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Medical technology offers students a healthy future

December 13, 2021
 C Sukowski

Courtney Sutkowski found the right major at Clarion when she picked the medical technology program. It combined her love of biology and chemistry and offered a bright professional future.

The COVID-19 pandemic has brought attention to all health careers, but one health career in particular has grown in relevance and need.

Medical technology is one of Clarion's more than 175 programs of study, and it offers a healthy future for the student who excels in biology and chemistry.

Medical technologists solve the mysteries of a person's health and provide a clearer picture of a person's physical well-being. The position was in demand in all 50 states prior to the pandemic, and its need has only increased.
A medical technologist tests and analyzes blood, body fluids and tissue samples. Medical technologists also are responsible for operating and maintaining the equipment used to analyze specimens.

When Courtney Sutkowski was a student at Clarion, she was unaware of a major that combined her favorite scientific disciplines.

"One day while heading to a class, I walked by a bulletin board with information regarding the 3+1 medical technology and biology degree program at Clarion," Sutkowski said. "I had no idea that a career like this one existed where I could combine my love of chemistry and biology and my desire to help others. Since that day, I have become tremendously passionate about laboratory medicine and its impact on patient lives and our healthcare system as a whole."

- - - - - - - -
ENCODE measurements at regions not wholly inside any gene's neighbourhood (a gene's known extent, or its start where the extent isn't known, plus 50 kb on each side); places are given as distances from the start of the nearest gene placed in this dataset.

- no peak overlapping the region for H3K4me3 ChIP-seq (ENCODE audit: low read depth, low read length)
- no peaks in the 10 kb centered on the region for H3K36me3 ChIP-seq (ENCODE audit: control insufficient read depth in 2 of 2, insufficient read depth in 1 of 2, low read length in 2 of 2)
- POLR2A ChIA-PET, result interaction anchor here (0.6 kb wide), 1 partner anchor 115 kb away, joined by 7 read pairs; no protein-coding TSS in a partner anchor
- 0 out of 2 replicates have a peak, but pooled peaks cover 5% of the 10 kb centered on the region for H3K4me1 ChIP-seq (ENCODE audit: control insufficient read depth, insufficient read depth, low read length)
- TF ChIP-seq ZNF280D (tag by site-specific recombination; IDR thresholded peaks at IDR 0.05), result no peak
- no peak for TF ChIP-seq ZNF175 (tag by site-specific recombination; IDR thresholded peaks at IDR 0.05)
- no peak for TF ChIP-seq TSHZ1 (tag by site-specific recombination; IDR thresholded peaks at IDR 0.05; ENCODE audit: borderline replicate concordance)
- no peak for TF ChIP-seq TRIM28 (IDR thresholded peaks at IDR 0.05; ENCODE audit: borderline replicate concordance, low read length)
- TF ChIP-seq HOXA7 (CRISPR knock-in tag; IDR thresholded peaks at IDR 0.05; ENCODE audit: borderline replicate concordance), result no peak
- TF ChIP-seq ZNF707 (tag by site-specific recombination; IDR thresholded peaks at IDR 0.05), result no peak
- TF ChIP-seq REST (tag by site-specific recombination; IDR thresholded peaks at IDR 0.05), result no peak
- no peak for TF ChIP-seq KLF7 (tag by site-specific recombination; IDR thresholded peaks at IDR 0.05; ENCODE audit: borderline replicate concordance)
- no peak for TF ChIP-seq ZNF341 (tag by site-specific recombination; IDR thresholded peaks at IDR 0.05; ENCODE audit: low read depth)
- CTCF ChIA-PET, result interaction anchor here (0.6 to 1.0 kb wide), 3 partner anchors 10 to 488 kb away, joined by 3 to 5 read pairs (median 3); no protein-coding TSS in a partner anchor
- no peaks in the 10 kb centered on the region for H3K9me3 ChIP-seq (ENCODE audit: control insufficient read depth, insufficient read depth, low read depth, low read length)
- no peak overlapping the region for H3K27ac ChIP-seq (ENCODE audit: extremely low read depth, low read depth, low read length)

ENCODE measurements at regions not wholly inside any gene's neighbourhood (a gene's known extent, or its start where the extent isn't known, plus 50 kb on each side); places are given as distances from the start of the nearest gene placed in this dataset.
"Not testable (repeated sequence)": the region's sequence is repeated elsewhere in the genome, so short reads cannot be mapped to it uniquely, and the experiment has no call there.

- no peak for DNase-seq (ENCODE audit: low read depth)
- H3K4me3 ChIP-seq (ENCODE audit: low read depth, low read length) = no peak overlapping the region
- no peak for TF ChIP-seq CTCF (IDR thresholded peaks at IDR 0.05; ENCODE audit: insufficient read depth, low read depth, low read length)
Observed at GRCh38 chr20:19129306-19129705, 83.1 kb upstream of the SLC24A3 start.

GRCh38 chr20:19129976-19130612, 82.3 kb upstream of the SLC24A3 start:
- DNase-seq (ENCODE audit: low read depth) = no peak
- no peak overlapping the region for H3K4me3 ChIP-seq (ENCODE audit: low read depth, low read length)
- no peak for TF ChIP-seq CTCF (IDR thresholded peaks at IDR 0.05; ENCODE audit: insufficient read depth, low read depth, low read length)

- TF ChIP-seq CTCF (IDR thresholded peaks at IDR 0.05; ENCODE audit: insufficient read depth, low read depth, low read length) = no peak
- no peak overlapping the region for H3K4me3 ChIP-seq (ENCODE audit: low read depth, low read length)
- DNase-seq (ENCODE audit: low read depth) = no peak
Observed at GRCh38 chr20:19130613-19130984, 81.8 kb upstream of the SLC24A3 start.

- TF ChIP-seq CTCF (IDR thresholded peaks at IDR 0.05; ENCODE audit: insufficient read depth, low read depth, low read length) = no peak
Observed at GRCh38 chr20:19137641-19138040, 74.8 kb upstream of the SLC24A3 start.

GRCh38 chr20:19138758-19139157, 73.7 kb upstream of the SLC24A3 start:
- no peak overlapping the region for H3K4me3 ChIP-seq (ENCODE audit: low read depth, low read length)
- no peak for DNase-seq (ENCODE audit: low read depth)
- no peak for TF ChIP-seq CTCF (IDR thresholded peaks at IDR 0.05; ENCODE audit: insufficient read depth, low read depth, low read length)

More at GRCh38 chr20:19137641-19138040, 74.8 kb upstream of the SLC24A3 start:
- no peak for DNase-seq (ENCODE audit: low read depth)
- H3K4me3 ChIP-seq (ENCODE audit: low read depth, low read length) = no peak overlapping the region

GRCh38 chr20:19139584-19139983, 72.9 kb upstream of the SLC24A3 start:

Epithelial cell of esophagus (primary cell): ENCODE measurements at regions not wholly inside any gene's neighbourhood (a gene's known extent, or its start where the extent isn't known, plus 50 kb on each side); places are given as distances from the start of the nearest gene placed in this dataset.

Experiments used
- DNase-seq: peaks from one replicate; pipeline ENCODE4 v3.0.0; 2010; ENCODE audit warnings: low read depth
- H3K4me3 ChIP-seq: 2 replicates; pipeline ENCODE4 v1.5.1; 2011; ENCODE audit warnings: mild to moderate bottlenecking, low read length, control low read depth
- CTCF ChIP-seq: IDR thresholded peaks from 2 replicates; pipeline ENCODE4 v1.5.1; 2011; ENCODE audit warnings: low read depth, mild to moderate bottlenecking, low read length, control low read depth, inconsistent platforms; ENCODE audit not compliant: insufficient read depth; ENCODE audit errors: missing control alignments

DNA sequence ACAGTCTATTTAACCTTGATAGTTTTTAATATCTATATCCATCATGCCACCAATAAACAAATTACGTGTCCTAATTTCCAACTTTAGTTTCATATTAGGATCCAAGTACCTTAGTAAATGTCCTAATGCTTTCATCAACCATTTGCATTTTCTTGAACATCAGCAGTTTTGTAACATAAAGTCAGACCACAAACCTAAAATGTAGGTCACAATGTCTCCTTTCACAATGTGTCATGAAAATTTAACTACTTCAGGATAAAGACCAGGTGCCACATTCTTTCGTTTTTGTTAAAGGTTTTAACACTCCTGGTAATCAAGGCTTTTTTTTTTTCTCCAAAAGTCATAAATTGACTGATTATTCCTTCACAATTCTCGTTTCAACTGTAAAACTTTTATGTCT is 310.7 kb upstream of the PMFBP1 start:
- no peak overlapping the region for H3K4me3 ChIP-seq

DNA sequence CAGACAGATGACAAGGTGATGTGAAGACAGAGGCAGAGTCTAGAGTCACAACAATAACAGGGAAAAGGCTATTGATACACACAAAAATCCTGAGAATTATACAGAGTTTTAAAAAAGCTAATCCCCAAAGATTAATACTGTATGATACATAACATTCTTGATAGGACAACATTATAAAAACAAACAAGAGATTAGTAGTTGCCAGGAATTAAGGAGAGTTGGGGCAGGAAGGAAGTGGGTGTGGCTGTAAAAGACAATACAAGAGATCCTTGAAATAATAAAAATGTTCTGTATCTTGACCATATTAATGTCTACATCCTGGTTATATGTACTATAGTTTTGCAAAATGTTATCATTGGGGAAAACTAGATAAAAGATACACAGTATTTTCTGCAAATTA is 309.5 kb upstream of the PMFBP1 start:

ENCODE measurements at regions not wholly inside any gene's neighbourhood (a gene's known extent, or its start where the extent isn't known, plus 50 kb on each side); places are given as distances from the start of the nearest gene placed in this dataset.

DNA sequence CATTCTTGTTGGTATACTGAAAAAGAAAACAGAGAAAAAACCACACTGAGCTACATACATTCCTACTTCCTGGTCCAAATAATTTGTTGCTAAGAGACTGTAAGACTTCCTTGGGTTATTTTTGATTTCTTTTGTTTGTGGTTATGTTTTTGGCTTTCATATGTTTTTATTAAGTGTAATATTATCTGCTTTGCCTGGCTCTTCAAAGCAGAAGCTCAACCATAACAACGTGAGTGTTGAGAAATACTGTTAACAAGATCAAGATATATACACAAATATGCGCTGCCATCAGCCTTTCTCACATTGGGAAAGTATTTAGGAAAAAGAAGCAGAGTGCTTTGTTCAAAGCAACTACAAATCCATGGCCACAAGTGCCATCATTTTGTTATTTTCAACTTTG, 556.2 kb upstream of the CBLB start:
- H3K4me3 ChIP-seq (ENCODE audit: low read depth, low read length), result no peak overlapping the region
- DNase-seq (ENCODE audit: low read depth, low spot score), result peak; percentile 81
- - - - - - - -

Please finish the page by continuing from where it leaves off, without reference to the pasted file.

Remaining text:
Sutkowski is now a clinical operations manager overseeing the blood bank and microbiology departments at a hospital near Reading, Pennsylvania. She has master's in health administration and is a certified Medical Laboratory Scientist with the American Society for Clinical Pathology, the gold standard certification for clinical laboratory personnel.

During the pandemic, Sutkowski managed a large laboratory outreach operation for a multi-hospital healthcare system. In this position, she oversaw 16 outpatient laboratories, inpatient and courier phlebotomy services and logistics for specimen transport. Her team consisted of approximately 100 phlebotomists, couriers, logistics and other support staff.

She received a Platinum Quality Award from the healthcare system for the work she completed during the COVID-19 pandemic.

"The experience I had at Clarion and during my clinical rotations at an affiliated hospital have given me the experience to be able to be an effective operations manager," Sutkowski said. "I have worked in every part of the laboratory, have a decade of phlebotomy experience under my belt, and I can utilize my technical laboratory knowledge to troubleshoot the many problems we see daily."

She has mentored other clinicians on proper laboratory techniques and completed the Lean Six Sigma program, which helps workers improve processes by reducing non-value-added time.

"The project I led to complete my Green Belt (a Lean Six award) resulted in an organization-wide change to reduce the number of daily sticks patients had to endure and eliminate unnecessary blood collection in the middle of the night when patients should be sleeping," Sutkowski said.

During the height of the pandemic, her team also launched a COVID clinic where patients could safely have bloodwork done. They conducted testing in nursing homes, pop-up clinics and urgent cares in their community where "we streamlined the process to collect, transport and then test thousands of COVID-19 specimens per week."

Like Sutkowski, Linda Olmstead '82, D.O., was drawn to the medical technology major because of her love of practical science and the combination of biology and chemistry in one field.